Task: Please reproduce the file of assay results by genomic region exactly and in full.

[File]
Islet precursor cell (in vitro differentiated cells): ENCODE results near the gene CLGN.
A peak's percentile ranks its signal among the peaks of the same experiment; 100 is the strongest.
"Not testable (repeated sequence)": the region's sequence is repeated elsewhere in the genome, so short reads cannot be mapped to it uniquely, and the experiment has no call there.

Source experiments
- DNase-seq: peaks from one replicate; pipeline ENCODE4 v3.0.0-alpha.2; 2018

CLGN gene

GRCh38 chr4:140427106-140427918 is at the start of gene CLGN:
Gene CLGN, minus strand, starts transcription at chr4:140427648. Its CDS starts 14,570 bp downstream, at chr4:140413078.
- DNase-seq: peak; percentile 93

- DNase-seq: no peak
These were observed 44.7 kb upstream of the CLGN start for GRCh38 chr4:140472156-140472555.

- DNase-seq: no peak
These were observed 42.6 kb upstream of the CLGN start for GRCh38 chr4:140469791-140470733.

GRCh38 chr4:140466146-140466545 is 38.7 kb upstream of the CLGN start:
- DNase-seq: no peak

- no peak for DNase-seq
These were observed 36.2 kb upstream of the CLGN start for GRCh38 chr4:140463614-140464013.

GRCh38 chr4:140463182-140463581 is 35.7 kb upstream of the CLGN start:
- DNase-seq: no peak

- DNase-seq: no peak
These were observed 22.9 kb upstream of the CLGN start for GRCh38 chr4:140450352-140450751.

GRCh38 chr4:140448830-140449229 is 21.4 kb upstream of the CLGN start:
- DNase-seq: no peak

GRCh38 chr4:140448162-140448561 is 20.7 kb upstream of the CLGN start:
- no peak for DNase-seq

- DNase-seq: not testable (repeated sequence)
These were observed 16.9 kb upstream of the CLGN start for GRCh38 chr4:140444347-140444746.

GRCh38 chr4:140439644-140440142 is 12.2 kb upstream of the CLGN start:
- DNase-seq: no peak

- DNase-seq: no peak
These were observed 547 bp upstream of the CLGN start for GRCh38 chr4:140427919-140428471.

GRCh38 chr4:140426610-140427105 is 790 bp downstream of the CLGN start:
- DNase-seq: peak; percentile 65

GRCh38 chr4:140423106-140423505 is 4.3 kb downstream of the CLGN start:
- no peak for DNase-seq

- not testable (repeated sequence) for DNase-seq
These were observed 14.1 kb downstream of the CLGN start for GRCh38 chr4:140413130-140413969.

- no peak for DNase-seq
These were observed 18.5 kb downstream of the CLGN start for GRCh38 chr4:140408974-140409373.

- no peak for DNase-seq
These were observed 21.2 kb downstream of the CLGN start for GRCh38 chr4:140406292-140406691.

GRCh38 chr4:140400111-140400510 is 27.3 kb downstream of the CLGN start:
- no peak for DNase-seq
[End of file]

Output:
Islet precursor cell (in vitro differentiated cells): ENCODE results near the gene CLGN.
A peak's percentile ranks its signal among the peaks of the same experiment; 100 is the strongest.
"Not testable (repeated sequence)": the region's sequence is repeated elsewhere in the genome, so short reads cannot be mapped to it uniquely, and the experiment has no call there.

Source experiments
- DNase-seq: peaks from one replicate; pipeline ENCODE4 v3.0.0-alpha.2; 2018

CLGN gene

GRCh38 chr4:140427106-140427918 is at the start of gene CLGN:
Gene CLGN, minus strand, starts transcription at chr4:140427648. Its CDS starts 14,570 bp downstream, at chr4:140413078.
- DNase-seq: peak; percentile 93

- DNase-seq: no peak
These were observed 44.7 kb upstream of the CLGN start for GRCh38 chr4:140472156-140472555.

- DNase-seq: no peak
These were observed 42.6 kb upstream of the CLGN start for GRCh38 chr4:140469791-140470733.

GRCh38 chr4:140466146-140466545 is 38.7 kb upstream of the CLGN start:
- DNase-seq: no peak

- no peak for DNase-seq
These were observed 36.2 kb upstream of the CLGN start for GRCh38 chr4:140463614-140464013.

GRCh38 chr4:140463182-140463581 is 35.7 kb upstream of the CLGN start:
- DNase-seq: no peak

- DNase-seq: no peak
These were observed 22.9 kb upstream of the CLGN start for GRCh38 chr4:140450352-140450751.

GRCh38 chr4:140448830-140449229 is 21.4 kb upstream of the CLGN start:
- DNase-seq: no peak

GRCh38 chr4:140448162-140448561 is 20.7 kb upstream of the CLGN start:
- no peak for DNase-seq

- DNase-seq: not testable (repeated sequence)
These were observed 16.9 kb upstream of the CLGN start for GRCh38 chr4:140444347-140444746.

GRCh38 chr4:140439644-140440142 is 12.2 kb upstream of the CLGN start:
- DNase-seq: no peak

- DNase-seq: no peak
These were observed 547 bp upstream of the CLGN start for GRCh38 chr4:140427919-140428471.

GRCh38 chr4:140426610-140427105 is 790 bp downstream of the CLGN start:
- DNase-seq: peak; percentile 65

GRCh38 chr4:140423106-140423505 is 4.3 kb downstream of the CLGN start:
- no peak for DNase-seq

- not testable (repeated sequence) for DNase-seq
These were observed 14.1 kb downstream of the CLGN start for GRCh38 chr4:140413130-140413969.

- no peak for DNase-seq
These were observed 18.5 kb downstream of the CLGN start for GRCh38 chr4:140408974-140409373.

- no peak for DNase-seq
These were observed 21.2 kb downstream of the CLGN start for GRCh38 chr4:140406292-140406691.

GRCh38 chr4:140400111-140400510 is 27.3 kb downstream of the CLGN start:
- no peak for DNase-seq